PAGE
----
Of a village pub, and other tales of private equity
Yes and yes and yes many, many, many times over.
Related to your nearby Estate - have you read The Book of Trespass by Nick Hayes? (https://www.bloomsbury.com/uk/book-of-trespass-9781526604712/)
Also, the name for his post reminds me of Cory Doctorow's masterful essay on Tik Tok's enshittification. (https://pluralistic.net/2023/01/21/potemkin-ai/)
"Here is how platforms die: first, they are good to their users; then they abuse their users to make things better for their business customers; finally, they abuse those business customers to claw back all the value for themselves. Then, they die."
This is happening everywhere, good people need to stand up and say 'enough is enough' and do something. Like you have. Part two must be about how you are a key part of a group trying to bring our pub under community ownership, reversing this trend and breathing new life into our village!
Cannibals who want us all to be Sharecroppers
I saw the slow death of most of the mom & pop stores.....forced out by Ridiculous rents.
I choose Etsy and local everything.
This is also the basic plot to Oliver Stone’s Wall Street and to a lesser extent “Pretty Woman” with some background on the origins of private equity / activist investors - publicly traded companies with big balance sheets, poorly run with too heavy management and bloated expenses. These conglomerates were often mini-monopolies that flourished under the protection of high tariffs and other high costs of entry to a sector. The proof of their incompetence and bloatedness often came in the way of foreign competitions (think Toyota to GM) or new start ups (think different, I mean Apple to IBM). The original idea of private equity would be to streamline management, rationalize expenses, focus on a few related core areas. Often this meant a capital infusion upfront followed by many years of stronger profits to follow. Selling off non-core or money losing operations / assets was a typical way to do this. A lot of that restructuring in the 70s was positive long term, but in the 80s and 90s the supercharging of debt financing has killed off many of our beloved institutions (like newspapers) without creating anything of value in its place.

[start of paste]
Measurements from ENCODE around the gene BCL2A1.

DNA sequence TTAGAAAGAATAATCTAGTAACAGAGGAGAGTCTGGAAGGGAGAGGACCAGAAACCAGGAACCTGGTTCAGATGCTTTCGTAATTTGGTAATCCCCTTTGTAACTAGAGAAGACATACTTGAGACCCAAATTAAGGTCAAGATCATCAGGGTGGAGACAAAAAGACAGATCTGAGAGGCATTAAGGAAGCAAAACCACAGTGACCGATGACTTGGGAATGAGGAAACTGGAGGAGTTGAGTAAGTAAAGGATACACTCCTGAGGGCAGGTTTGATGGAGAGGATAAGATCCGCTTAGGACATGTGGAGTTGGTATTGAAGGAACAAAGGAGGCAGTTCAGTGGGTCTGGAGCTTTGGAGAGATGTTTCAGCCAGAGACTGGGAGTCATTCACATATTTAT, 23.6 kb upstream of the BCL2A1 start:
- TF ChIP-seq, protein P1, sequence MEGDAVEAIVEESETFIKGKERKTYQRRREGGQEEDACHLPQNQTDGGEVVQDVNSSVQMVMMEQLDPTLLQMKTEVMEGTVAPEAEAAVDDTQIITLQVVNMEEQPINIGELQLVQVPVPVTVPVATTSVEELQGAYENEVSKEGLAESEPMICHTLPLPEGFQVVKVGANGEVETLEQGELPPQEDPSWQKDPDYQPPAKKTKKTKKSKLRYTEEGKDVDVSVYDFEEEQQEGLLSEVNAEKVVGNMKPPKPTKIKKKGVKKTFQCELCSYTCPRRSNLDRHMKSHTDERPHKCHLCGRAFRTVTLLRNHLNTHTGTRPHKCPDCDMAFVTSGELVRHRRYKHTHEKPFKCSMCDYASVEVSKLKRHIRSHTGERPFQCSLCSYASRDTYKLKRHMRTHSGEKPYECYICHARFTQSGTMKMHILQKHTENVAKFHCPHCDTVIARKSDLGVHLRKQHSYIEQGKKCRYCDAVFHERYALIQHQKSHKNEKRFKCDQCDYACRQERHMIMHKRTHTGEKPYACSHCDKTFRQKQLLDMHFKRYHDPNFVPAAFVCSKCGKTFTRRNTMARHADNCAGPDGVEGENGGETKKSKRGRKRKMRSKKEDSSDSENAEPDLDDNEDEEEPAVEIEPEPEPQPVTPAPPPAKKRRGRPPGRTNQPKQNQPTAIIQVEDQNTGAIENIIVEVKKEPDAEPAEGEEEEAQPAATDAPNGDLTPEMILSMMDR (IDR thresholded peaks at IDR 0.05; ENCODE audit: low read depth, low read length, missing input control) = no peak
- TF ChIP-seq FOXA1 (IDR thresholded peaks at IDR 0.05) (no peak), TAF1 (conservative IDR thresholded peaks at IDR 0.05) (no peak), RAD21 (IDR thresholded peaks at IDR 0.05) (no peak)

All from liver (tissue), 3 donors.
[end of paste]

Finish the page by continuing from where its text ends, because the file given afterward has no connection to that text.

We need a better way of measuring value to society and optimizing for that. Money ain’t the right yardstick.
Ah. I remember when the left cared about casino capitalism. You know, stuff that actually matters and affects ordinary people. Great piece.
Also, I must employ more fucking swearwords in my fucking work. Offline, I swear like a fucking sailor.
Thank you. Formidably researched and memorable. What it feels like to be losing the "value".
Well I can’t but agree that venture capital and private equity don’t care one bit. The sad thing is that corporations are said to be at the heart of it with fiduciary responsibility to shareholders the only metric. Corporations could easily be constituted differently as they initially were if it was desired by shareholders. But it isn’t it seems. Greed and fear appear to be primary drivers. I despair sometimes (not really in my nature either). Great piece. Thanks you.
I have lived in Montreal for a quarter century (and it's not all roses here either) but looking at the UK from afar these days and the things you write about ... well, enshittification just about sums it up. That and apathy - we have it here too. Good luck.
Just discovered your post about the pub and private equity. You speak for me. Thanks.
Wow, this was as fascinating and enlightening as it was depressing and infuriating. What the fuck is the titled lord up to that necessitates Guantanamo security…? I’m so sorry about your pub. The same has happened in our village, there’s two pubs holding out but I doubt they’ll last long. There’s a prevalent sense of defeat. And TDR’s website, Jesus Christ…